Demonstrating how the malignancy known as Conservatism has repeatedly poisoned the Supreme Court of the United States, “Injustices: The Supreme Court’s History of Comforting the Comfortable and Afflicting the Afflicted” by Ian Millhiser (ISBN: 9781568584560) is detailed, horrific, and important.
Millhiser has done the United States a great service with his book about the appalling history of bad decisions from the highest court in the land. As a plus, “Injustices” has one of the most spot-on sub-titles in all of modern non-fiction: “The Supreme Court’s History of Comforting the Comfortable and Afflicting the Afflicted.”
In many of the cases discussed in the book, Millhiser describes how the malicious rulings affected the men, women, and children who were faced with “miserly paychecks, deteriorating health, potentially deadly working conditions, and systematic efforts to render them powerless against their employers.” Time after time, the Court ignored the plight of the people and voted in favor of the trusts, the corporations, and the wealthy landowners.
Again and again, dreadful conditions were ignored or made worse by the nine black-robed injustices. “Sweatshops enjoyed the blessing of the courts. Children labored from dusk until dawn in the deadliest of factories.” Many of the details are shocking, revolting, and difficult to read. As one example, take the case of Carrie Buck, in which the Court allowed the State to mutilate her body. Yes, in these United States, land of the free and home of the brave, there is a horrible history of Conservative “thought” leading to stunningly stupid judicial action.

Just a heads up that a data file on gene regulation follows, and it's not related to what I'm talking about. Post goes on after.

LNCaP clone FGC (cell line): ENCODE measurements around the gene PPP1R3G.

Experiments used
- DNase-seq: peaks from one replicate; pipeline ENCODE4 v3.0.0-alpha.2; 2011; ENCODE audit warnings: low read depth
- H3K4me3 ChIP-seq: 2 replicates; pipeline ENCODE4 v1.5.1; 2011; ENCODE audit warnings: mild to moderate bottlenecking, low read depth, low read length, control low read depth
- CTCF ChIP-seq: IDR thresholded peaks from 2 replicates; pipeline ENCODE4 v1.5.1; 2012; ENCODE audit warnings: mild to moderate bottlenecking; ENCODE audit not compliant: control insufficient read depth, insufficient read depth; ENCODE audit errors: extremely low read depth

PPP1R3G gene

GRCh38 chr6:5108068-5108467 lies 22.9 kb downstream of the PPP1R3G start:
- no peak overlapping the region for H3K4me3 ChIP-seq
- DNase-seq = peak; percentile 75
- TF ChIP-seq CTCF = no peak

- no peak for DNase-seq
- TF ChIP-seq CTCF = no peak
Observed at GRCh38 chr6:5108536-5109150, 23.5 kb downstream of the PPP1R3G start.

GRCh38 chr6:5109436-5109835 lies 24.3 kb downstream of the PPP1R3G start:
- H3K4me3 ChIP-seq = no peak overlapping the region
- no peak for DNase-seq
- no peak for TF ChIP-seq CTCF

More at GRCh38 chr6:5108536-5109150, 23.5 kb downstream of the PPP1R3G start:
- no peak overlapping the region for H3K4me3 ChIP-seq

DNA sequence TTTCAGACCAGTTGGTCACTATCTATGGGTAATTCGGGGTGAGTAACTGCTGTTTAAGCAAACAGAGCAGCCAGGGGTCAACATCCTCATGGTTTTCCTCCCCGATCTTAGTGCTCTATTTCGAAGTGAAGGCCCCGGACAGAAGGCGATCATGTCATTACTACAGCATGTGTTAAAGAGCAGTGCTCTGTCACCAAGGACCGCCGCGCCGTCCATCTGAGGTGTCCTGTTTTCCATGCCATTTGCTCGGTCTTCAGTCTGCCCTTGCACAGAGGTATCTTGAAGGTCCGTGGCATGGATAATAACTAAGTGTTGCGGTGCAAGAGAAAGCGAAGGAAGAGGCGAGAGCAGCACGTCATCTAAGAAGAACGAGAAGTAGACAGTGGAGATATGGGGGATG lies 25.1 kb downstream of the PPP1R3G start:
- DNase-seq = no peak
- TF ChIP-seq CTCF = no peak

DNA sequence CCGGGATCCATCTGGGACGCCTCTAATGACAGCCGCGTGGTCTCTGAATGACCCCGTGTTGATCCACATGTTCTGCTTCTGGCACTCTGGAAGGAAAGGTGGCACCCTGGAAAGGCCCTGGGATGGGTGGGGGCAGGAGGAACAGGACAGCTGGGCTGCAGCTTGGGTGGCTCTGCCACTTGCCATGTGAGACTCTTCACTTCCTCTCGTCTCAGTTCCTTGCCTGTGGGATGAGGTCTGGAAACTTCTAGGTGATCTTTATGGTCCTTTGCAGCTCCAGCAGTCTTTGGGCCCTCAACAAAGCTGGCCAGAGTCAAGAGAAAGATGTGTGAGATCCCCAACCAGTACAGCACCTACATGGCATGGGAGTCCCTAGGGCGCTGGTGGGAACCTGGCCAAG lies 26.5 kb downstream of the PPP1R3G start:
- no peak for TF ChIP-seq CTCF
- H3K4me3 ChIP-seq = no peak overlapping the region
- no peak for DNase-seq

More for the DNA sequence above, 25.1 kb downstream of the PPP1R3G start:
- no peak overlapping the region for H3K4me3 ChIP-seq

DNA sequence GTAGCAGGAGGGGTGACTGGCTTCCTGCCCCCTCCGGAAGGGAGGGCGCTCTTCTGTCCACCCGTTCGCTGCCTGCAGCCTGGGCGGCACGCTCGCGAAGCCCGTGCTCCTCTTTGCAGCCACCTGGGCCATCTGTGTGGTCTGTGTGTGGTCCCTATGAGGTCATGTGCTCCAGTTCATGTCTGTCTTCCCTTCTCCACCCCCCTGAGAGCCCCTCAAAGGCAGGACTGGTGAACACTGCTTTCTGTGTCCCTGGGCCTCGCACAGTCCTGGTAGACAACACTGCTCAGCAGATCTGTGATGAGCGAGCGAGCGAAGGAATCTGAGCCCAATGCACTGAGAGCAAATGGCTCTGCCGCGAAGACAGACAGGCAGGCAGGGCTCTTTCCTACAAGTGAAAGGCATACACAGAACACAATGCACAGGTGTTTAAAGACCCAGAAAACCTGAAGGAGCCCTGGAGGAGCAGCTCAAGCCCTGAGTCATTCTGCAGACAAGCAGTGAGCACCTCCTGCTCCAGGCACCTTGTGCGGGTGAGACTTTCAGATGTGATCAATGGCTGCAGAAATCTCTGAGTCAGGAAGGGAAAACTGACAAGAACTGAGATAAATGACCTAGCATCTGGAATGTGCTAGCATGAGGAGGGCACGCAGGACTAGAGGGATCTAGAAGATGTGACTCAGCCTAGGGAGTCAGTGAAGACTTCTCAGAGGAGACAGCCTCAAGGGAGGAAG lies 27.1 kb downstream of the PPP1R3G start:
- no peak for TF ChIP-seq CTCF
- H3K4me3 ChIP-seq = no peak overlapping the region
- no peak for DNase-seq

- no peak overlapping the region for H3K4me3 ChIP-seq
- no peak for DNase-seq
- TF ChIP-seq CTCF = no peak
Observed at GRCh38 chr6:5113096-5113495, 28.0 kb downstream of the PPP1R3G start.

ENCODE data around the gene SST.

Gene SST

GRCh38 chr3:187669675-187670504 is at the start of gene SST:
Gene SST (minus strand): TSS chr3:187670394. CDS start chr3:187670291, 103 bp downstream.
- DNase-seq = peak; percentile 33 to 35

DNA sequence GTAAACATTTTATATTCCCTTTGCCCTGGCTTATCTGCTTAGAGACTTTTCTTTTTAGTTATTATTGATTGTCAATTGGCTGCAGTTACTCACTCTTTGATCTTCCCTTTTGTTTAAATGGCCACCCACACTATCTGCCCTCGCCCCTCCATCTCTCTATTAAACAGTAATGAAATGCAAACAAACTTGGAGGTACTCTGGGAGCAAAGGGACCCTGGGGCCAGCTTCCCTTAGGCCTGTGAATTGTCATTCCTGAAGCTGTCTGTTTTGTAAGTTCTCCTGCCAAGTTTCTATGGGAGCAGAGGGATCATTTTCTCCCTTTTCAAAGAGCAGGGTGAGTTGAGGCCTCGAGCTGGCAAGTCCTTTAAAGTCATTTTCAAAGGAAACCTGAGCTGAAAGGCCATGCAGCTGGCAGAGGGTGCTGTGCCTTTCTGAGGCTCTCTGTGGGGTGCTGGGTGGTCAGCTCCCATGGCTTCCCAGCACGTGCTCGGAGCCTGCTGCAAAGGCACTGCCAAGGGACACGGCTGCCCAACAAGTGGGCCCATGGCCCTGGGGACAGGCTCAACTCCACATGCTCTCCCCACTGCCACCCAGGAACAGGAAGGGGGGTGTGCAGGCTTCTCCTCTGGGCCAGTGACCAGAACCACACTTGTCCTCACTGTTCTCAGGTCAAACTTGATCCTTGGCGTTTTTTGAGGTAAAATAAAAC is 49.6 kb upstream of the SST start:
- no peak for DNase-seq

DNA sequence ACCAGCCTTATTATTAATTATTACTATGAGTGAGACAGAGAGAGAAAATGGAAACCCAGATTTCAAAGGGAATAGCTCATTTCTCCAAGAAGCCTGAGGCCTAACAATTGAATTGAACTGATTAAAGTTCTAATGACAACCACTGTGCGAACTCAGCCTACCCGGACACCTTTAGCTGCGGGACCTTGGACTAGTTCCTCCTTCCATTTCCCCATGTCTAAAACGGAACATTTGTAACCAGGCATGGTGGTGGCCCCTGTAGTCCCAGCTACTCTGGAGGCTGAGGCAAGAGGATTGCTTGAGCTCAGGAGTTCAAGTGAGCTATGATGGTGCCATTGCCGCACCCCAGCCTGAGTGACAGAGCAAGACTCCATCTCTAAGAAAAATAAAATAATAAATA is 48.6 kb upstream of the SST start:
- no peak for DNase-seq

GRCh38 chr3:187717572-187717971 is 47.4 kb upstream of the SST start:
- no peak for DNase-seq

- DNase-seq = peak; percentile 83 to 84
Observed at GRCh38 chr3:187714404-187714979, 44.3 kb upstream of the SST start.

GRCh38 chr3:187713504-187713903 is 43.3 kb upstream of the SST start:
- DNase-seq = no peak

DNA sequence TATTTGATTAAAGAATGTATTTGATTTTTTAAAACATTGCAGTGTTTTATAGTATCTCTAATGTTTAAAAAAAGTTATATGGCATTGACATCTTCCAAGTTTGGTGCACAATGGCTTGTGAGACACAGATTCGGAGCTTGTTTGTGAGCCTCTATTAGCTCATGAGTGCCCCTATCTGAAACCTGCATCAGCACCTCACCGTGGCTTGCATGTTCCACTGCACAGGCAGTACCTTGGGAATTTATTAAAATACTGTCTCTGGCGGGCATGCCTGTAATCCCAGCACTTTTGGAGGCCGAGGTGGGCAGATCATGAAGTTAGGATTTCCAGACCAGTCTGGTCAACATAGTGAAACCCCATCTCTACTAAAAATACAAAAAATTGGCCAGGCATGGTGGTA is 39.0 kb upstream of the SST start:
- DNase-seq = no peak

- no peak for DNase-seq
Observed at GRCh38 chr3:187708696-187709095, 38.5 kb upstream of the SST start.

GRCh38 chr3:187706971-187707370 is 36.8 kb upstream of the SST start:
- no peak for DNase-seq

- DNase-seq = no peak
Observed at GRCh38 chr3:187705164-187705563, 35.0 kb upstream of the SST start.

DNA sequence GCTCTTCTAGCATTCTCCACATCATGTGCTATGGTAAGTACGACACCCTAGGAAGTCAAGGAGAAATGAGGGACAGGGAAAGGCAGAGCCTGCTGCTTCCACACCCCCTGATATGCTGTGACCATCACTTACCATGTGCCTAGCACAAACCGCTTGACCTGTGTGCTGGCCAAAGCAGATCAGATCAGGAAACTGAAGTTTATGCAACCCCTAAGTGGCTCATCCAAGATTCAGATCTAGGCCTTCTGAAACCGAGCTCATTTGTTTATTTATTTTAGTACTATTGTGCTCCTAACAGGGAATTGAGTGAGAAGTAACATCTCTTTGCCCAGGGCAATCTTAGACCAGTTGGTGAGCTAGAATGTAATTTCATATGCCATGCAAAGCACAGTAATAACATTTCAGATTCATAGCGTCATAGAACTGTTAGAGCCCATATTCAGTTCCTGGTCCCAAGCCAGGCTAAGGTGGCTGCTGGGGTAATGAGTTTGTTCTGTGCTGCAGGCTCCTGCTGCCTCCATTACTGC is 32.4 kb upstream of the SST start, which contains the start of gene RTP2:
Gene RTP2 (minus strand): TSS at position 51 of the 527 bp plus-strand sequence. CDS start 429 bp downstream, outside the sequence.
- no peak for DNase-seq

Good News, Bad News and More Bad News
True, there have been a few bright spots in the history of the Court. Obviously, humanity is better off because of the results in cases such as Brown v. Board of Education (ending school segregation) and Roe v. Wade (affirming women’s reproductive rights). So, too, the populace is better served by National Federation of Independent Business v. Sebelius and King v. Burwell (both of which upheld provisions of the Affordable Care Act). And certainly the nationwide celebration was justified after Obergefell v. Hodges (in favor of marriage equality).
As good as those rulings were, they pale in comparison with the litany of evil decisions that Conservatives on the court have delivered in its history:
Dred Scott v. Sandford (1857) — affirming racism
Plessy v. Ferguson (1896) — in favor of segregation
Lochner v. New York (1905) — against worker safety
Adkins v. Children’s Hospital (1923) — against minimum wages for women and children
Buck v. Bell (1927) — legitimized eugenic sterilization laws
Korematsu v. United States (1944) — supported xenophobia and racism
Buckley v. Valeo (1976) — allowed more money to influence the political process
San Antonio Independent School District v. Rodriguez (1973) — against proper funding for public schools
Bush v. Gore (2000) — illegally elected George W. Bush
Circuit City v. Adams (2001) — against worker rights
Vieth v. Jubelirer (2004) — in favor of gerrymandering
Ledbetter v. Goodyear Tire & Rubber Co. (2007) — against worker rights
Crawford v. Marion County Election Board (2008) — against voter rights